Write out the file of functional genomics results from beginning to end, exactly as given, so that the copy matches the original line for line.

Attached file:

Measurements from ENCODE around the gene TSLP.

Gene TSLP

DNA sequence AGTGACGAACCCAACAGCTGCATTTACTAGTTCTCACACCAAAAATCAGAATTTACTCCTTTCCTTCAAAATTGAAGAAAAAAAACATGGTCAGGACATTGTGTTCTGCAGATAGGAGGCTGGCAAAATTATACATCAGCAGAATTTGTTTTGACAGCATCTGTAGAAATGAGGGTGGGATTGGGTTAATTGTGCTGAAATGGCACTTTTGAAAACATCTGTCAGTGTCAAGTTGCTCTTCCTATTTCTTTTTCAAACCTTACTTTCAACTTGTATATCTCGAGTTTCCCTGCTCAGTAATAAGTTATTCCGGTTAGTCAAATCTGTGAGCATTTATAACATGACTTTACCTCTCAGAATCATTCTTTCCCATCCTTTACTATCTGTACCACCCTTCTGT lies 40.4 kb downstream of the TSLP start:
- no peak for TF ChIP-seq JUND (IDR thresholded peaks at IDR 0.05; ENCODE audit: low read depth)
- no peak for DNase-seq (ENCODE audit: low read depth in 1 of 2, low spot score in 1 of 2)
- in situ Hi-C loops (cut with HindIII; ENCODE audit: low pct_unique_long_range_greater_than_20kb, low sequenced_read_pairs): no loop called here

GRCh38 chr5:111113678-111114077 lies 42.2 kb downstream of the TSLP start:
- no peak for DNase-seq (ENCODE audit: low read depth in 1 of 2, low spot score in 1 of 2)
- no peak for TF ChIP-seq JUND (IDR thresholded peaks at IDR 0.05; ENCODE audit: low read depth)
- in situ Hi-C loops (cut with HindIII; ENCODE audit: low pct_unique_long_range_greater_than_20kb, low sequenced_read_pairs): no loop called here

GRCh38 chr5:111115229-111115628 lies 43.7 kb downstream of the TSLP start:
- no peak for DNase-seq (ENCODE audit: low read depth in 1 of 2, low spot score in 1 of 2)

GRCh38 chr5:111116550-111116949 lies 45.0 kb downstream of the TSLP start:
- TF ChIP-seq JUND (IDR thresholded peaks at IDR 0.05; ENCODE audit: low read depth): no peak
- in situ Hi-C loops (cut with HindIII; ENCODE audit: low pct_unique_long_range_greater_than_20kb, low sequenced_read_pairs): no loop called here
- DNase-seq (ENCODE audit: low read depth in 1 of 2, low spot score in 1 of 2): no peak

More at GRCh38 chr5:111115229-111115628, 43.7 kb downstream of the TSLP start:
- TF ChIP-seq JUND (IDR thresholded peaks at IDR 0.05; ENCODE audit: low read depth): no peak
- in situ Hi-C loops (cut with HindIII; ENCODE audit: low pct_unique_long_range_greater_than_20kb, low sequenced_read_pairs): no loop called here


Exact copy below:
Measurements from ENCODE around the gene TSLP.

Gene TSLP

DNA sequence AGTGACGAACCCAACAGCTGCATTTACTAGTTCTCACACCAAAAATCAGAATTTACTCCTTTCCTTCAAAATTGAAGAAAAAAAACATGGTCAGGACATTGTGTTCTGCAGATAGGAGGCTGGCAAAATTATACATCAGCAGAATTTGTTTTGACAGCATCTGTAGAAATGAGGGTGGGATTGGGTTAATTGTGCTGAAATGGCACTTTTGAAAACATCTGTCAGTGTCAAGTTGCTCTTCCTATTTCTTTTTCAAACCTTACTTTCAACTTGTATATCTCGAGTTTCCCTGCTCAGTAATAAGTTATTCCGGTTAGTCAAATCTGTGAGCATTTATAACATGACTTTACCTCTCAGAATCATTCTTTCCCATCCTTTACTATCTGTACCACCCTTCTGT lies 40.4 kb downstream of the TSLP start:
- no peak for TF ChIP-seq JUND (IDR thresholded peaks at IDR 0.05; ENCODE audit: low read depth)
- no peak for DNase-seq (ENCODE audit: low read depth in 1 of 2, low spot score in 1 of 2)
- in situ Hi-C loops (cut with HindIII; ENCODE audit: low pct_unique_long_range_greater_than_20kb, low sequenced_read_pairs): no loop called here

GRCh38 chr5:111113678-111114077 lies 42.2 kb downstream of the TSLP start:
- no peak for DNase-seq (ENCODE audit: low read depth in 1 of 2, low spot score in 1 of 2)
- no peak for TF ChIP-seq JUND (IDR thresholded peaks at IDR 0.05; ENCODE audit: low read depth)
- in situ Hi-C loops (cut with HindIII; ENCODE audit: low pct_unique_long_range_greater_than_20kb, low sequenced_read_pairs): no loop called here

GRCh38 chr5:111115229-111115628 lies 43.7 kb downstream of the TSLP start:
- no peak for DNase-seq (ENCODE audit: low read depth in 1 of 2, low spot score in 1 of 2)

GRCh38 chr5:111116550-111116949 lies 45.0 kb downstream of the TSLP start:
- TF ChIP-seq JUND (IDR thresholded peaks at IDR 0.05; ENCODE audit: low read depth): no peak
- in situ Hi-C loops (cut with HindIII; ENCODE audit: low pct_unique_long_range_greater_than_20kb, low sequenced_read_pairs): no loop called here
- DNase-seq (ENCODE audit: low read depth in 1 of 2, low spot score in 1 of 2): no peak

More at GRCh38 chr5:111115229-111115628, 43.7 kb downstream of the TSLP start:
- TF ChIP-seq JUND (IDR thresholded peaks at IDR 0.05; ENCODE audit: low read depth): no peak
- in situ Hi-C loops (cut with HindIII; ENCODE audit: low pct_unique_long_range_greater_than_20kb, low sequenced_read_pairs): no loop called here